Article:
Real Estate to Become a New Sector in the S&P 500 Index

The S&P 500 currently is dividend into 10 sectors. This is about to change with Real Estate being added as the 11th sector. Real estate will be split from the financial sector and added as a sector of its own. No new companies will be added to the index.

The existing sector composition of the S&P 500:

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S&P 500 Sector Composition Chart

Source: S&P

IT dominates the S&P 500 with over 20% weightage. Financials and Healthcare constitute about 15% each. With the upcoming addition of real estate sector, financials will have a smaller weight in the index.

A short excerpt from a Schwab article on this topic:

The S&P 500® index has been divided into 10 sectors for quite some time—but that’s all about to change. At the beginning of September, real estate will become a shiny, brand-new 11th sector.

A quick reminder: Since its inception in 1999, the Global Industry Classification Standard, or GICS®—the most widely used sector categorization system, published by Standard & Poor’s and MSCI—has considered real estate a part of the financials sector. However, S&P and MSCI have determined that the real estate group should be spun out from the financial sector and get its own heading. They’re not adding companies that weren’t in the S&P 500, they’re shifting companies—28 to be exact, according to S&P—from financials to real estate.

The majority of the new sector will be made of equity real estate investment trusts (REITs), with some real estate development companies included. Equity REITs are companies that own physical property and typically receive some sort of rental income. Included in this group are companies that own such things as apartments, office property, malls, storage, etc. So-called mortgage REITs, which purchase mortgages as opposed to actual physical property, will not be included in the new sector and will remain in the financial sector.

So what should investors do?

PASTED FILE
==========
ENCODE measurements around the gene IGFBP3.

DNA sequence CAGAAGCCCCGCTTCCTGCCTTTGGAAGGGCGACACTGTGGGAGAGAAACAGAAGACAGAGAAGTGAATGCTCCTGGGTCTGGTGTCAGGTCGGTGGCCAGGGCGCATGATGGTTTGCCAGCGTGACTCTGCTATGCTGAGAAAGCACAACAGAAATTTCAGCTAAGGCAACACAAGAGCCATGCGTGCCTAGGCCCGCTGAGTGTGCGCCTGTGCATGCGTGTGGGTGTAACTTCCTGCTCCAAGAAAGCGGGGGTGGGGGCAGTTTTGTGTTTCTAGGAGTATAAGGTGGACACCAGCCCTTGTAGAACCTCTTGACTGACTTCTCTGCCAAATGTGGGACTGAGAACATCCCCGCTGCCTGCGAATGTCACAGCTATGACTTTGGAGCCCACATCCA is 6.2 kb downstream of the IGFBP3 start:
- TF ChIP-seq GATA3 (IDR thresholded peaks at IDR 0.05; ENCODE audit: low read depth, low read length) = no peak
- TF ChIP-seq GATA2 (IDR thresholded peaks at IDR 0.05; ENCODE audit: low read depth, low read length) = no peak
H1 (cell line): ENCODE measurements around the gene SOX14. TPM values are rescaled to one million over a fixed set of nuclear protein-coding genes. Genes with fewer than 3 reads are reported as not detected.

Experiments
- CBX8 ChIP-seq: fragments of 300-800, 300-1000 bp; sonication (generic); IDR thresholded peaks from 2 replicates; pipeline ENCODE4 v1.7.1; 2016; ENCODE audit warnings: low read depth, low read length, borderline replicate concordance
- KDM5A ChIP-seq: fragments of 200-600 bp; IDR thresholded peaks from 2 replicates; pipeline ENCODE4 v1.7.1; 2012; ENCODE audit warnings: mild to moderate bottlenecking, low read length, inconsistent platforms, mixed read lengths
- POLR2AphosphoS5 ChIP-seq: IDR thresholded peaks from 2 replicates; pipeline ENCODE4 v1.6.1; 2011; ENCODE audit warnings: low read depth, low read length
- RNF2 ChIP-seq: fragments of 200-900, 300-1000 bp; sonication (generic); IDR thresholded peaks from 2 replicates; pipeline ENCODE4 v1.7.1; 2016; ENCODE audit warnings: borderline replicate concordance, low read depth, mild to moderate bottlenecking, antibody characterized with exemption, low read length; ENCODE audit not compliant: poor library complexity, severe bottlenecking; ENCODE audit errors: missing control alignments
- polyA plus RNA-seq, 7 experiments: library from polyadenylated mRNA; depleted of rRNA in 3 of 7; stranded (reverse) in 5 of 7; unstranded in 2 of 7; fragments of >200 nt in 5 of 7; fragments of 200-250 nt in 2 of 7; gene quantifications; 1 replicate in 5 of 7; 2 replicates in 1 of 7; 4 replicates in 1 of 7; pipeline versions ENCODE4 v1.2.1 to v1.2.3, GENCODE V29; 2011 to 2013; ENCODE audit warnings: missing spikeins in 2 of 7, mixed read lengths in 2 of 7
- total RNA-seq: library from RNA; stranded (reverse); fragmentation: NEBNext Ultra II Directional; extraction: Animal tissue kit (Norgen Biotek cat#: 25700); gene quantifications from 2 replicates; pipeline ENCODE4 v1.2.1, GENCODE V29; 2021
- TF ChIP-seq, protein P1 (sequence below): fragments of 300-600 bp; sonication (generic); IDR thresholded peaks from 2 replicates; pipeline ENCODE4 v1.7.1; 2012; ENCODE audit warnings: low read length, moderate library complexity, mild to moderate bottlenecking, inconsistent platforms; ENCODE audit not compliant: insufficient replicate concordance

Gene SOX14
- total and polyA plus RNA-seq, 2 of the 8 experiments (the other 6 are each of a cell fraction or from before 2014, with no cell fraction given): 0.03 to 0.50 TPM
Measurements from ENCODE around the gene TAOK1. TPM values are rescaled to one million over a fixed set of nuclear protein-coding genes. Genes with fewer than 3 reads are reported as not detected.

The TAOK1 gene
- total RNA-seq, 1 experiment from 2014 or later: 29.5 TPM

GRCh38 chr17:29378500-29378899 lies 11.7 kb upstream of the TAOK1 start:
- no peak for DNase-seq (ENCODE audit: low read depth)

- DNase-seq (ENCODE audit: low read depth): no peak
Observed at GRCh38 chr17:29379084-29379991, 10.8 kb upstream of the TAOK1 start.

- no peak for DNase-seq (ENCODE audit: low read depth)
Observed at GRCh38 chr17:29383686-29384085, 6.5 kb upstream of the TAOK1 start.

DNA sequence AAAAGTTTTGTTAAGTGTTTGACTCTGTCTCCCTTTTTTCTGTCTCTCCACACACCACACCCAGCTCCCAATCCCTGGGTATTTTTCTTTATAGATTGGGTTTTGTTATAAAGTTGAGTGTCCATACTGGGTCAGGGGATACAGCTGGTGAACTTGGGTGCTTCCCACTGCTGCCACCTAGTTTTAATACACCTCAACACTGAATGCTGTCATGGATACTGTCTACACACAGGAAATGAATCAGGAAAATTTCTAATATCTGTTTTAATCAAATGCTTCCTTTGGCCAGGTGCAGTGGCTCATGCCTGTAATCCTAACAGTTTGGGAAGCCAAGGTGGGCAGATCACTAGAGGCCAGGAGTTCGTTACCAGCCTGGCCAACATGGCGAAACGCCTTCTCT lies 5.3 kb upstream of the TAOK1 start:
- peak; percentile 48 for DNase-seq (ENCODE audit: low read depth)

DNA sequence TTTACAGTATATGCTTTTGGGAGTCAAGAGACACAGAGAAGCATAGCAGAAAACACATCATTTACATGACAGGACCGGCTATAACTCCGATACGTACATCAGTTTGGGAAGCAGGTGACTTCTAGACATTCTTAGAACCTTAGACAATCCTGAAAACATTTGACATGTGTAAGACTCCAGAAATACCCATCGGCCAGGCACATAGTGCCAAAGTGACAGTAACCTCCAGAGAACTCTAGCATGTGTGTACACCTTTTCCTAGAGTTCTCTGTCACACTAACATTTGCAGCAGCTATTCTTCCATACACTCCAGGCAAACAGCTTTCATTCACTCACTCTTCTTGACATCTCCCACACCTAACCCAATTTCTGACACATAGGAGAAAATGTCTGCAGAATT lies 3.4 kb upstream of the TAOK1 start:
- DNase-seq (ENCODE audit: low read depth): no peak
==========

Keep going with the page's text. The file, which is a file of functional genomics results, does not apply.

Not much—at least for now. Depending on the investments that investors hold, they may have to adjust allocations once the dust settles a bit, but investors that hold mutual funds or certain exchange-traded funds (ETFs) may have the adjustments done for them. There isn’t a huge amount of urgency here, and the actual change doesn’t take place until the beginning of next month. Nevertheless, over the next couple of months it would be a good idea to determine what your funds did, and then determine what you may need to do to add or subtract to real estate exposure. At this point it looks like the new sector will make up about 3% of the S&P 500—not insignificant, but certainly not a major percentage.

Source: Schwab Sector Views: There’s a New Sector Coming, Aug 18, 2016, Charles Schwab


New Real Estate Component in S&P Index Could Leave Financial Stocks Adrift, WSJ, May 12, 2016

Related ETF:

  • SPDR S&P 500 ETF (SPY)

Disclosure: No positions

Update (9/3/16):

Current and Future GIC Sectors Classification:

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REITs Returns Over Years:

REITS_Performance Over Periods

Source: Real Estate Breaks New Ground, Franklin Templeton Investments, Aug 29, 2016

Update (9/19/16):

Click to enlarge


Source: WSJ


  1. i worked for ag edwards for 25 yrs.They were the only firm to cover reits before it was included in the s&P. The report was broken into Conservative Reits,moderate and risker ones . No one else did this ! It was the most successful report i have ever used! Why is this not done today?

  2. Good nice. I am not sure. Nowadays firms are more interested in other areas like the software, semiconductors, social media, meme stocks, etc. Since REITs are more focused on income nobody seems to pay much attention to them and produce lists like the one you mention.
    Thanks for the comment.

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